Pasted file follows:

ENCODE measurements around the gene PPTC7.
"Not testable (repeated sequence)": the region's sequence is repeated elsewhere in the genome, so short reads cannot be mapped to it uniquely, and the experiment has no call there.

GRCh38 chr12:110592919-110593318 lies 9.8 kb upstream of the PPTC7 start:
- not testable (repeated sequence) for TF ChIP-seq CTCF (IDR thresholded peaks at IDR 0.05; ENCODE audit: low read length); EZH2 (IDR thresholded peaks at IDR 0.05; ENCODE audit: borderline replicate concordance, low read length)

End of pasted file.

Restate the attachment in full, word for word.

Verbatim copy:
ENCODE measurements around the gene PPTC7.
"Not testable (repeated sequence)": the region's sequence is repeated elsewhere in the genome, so short reads cannot be mapped to it uniquely, and the experiment has no call there.

GRCh38 chr12:110592919-110593318 lies 9.8 kb upstream of the PPTC7 start:
- not testable (repeated sequence) for TF ChIP-seq CTCF (IDR thresholded peaks at IDR 0.05; ENCODE audit: low read length); EZH2 (IDR thresholded peaks at IDR 0.05; ENCODE audit: borderline replicate concordance, low read length)